A service run by a doctor based in Austria that provides abortion pills by mail sued the U.S. government Monday for allegedly seizing its shipments.
Rebecca Gomperts, the founder of Aid Access, claims in the lawsuit that federal officials seized three to 10 doses of abortifacients she has prescribed in the past six months and alleges the government has blocked payments for some of the doses.
Gomperts’ attorney, Richard Hearn, argued in an interview with NPR that blocking her shipments undermines women’s access to abortion in settings where it is otherwise geographically unavailable.
"Some women in the United States can exercise that right just by going down the street if those women happen to live in New York or San Francisco or other major metropolitan areas on either one of the coasts," Hearn told NPR.
"But women in Idaho and other rural states, especially conservative states ... cannot exercise that right,” he added.
The lawsuit, filed in federal court in Idaho, names several government officials and agencies, including Health and Human Services (HHS) Secretary Alex Azar, acting Food and Drug Administration (FDA) Commissioner Norman Sharpless, and their respective agencies.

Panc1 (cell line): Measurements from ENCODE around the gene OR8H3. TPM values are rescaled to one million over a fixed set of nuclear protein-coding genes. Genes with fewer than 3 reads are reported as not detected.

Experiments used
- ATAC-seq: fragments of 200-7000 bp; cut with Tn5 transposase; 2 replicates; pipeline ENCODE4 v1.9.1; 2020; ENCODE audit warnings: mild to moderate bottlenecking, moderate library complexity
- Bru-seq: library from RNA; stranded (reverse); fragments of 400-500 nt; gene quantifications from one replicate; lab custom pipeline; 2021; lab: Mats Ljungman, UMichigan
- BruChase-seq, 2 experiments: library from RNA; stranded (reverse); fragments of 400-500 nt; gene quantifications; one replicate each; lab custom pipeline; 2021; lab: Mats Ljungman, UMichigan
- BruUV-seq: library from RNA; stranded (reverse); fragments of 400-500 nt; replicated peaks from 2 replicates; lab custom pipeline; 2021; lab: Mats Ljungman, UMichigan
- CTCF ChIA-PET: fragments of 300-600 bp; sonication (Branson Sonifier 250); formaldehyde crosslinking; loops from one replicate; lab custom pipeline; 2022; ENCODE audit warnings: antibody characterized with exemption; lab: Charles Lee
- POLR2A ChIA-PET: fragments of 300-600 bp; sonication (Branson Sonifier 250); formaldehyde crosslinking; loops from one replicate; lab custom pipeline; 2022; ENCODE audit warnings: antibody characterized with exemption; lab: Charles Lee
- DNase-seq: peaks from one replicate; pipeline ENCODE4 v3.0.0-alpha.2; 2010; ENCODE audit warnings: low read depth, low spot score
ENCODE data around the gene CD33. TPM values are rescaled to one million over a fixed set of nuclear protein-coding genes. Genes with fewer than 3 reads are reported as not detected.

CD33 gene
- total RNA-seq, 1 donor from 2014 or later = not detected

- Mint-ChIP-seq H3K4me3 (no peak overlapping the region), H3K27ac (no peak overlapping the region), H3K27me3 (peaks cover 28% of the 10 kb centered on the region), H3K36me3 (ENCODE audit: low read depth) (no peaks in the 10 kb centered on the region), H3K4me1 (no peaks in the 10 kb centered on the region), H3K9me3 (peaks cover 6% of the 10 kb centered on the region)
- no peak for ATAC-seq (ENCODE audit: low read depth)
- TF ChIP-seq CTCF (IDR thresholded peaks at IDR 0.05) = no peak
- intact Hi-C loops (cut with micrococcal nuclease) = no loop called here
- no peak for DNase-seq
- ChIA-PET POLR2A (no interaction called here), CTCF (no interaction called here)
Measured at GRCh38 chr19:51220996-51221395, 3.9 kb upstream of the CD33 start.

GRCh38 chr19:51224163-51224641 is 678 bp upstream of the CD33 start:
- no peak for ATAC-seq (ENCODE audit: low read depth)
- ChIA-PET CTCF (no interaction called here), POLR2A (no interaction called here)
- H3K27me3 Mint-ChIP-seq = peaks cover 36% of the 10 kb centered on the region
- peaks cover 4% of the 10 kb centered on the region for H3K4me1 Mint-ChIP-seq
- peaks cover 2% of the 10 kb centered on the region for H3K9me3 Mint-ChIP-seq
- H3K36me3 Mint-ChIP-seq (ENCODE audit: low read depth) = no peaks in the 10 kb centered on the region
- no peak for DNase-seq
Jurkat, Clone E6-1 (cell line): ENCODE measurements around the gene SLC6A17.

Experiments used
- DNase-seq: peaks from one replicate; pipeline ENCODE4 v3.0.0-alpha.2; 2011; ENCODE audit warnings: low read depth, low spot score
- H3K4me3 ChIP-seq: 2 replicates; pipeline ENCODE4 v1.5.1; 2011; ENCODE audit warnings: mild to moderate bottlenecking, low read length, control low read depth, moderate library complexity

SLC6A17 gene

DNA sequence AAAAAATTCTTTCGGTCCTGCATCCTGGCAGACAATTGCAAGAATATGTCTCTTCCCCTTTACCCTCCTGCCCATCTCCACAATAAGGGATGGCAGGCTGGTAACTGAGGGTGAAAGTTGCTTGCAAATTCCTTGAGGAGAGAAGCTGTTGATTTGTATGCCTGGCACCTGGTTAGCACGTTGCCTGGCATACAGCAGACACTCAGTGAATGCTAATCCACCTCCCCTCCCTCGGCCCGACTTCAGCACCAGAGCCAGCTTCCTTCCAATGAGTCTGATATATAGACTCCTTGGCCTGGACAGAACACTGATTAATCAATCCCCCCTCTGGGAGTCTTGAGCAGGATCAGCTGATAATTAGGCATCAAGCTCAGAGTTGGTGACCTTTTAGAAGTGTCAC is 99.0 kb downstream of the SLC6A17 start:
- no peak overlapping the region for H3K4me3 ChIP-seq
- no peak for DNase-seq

The suit says that 37,000 women, comprising residents of all 50 states, have contacted the organization since last March, and that Gomperts has prescribed the drugs, mifepristone and misoprostol, to more than 7,000 women in the U.S. during that time.
The FDA issued a warning letter to Aid Access in March, accusing it of misbranding the drugs and facilitating their improper distribution. Hearn told NPR that Gomperts stopped prescribing the drugs for about two months before resuming.
"The FDA is a huge institution. It's very powerful, and it's a form of intimidation that is quite severe," Gomperts told NPR. "I would say a form of bullying. And so I think it's very important to stand up against it."
The Hill has reached out to HHS for comment. The FDA's Office of Media Affairs told The Hill it does not comment on pending litigation.